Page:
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Directed by Billy O'Brien

If nothing else, you've just got to admire the seriousness with which director Billy O'Brien has chosen to tell this admittedly silly story. Isolation revolves around the consequences that emerge from genetic testing on cows, as the experiments have created a deadly breed of parasite that kills indiscriminately. O'Brien takes his time in getting things going (this is an incredible understatement), forcing the viewer to sit through countless sequences in which characters attempt to figure out what's going on. This strategy works for a while, particularly in terms of creating an atmosphere of dread, though the almost nonsensical elements within O'Brien's screenplay become more apparent as a result. But at a certain point, it's impossible to overlook the feeling that there's just too much buildup and not enough payoff. Still, the whole thing's never boring exactly, and the exceedingly disgusting special effects liven things up every now and then. It would've been nice if there had been more of that, however.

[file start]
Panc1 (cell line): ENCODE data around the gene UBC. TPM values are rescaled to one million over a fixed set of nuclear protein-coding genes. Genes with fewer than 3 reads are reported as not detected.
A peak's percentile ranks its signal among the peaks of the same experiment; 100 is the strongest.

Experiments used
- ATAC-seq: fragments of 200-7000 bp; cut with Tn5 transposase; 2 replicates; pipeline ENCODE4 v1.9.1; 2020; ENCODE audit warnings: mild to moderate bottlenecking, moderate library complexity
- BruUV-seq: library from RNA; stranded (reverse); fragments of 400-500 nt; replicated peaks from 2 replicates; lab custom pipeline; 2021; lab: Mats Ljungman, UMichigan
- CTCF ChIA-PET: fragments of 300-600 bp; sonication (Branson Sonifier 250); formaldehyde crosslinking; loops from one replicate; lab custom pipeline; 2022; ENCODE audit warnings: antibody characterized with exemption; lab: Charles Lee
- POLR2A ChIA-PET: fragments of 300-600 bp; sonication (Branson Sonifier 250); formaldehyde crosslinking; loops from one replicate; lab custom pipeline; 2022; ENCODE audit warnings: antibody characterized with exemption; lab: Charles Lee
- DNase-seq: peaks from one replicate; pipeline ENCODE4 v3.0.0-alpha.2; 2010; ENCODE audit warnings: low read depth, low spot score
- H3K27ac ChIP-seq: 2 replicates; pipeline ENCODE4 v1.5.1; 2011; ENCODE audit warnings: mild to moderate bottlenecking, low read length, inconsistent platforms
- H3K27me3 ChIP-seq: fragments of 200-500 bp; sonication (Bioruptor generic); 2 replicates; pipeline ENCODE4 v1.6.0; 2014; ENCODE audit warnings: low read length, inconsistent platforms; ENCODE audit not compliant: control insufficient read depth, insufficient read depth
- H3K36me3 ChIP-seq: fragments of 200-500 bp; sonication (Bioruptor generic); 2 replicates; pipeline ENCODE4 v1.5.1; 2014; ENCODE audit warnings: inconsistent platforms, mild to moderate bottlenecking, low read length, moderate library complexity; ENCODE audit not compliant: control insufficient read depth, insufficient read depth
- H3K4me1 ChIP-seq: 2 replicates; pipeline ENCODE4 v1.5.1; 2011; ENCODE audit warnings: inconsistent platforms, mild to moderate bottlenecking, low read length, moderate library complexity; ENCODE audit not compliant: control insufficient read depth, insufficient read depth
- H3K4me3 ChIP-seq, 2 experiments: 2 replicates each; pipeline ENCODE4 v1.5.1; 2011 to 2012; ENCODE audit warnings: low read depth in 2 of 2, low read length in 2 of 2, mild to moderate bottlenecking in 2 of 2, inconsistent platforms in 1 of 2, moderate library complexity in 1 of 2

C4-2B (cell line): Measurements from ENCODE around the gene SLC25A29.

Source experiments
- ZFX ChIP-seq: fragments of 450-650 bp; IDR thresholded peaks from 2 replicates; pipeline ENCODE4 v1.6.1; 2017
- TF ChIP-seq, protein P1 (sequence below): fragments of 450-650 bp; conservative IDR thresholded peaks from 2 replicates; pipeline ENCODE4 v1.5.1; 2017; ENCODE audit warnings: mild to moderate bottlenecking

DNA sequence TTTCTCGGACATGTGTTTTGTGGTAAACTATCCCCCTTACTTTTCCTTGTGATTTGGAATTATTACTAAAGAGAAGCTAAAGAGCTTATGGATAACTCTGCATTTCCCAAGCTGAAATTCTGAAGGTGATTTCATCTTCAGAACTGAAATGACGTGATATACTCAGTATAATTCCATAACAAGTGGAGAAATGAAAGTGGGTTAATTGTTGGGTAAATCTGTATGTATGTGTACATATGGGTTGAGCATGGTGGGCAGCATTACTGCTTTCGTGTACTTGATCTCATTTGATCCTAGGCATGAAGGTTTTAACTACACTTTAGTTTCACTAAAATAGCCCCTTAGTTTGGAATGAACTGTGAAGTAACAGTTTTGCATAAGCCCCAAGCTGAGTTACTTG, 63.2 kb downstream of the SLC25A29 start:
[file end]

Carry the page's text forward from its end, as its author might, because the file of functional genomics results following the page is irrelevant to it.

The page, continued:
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© David Nusair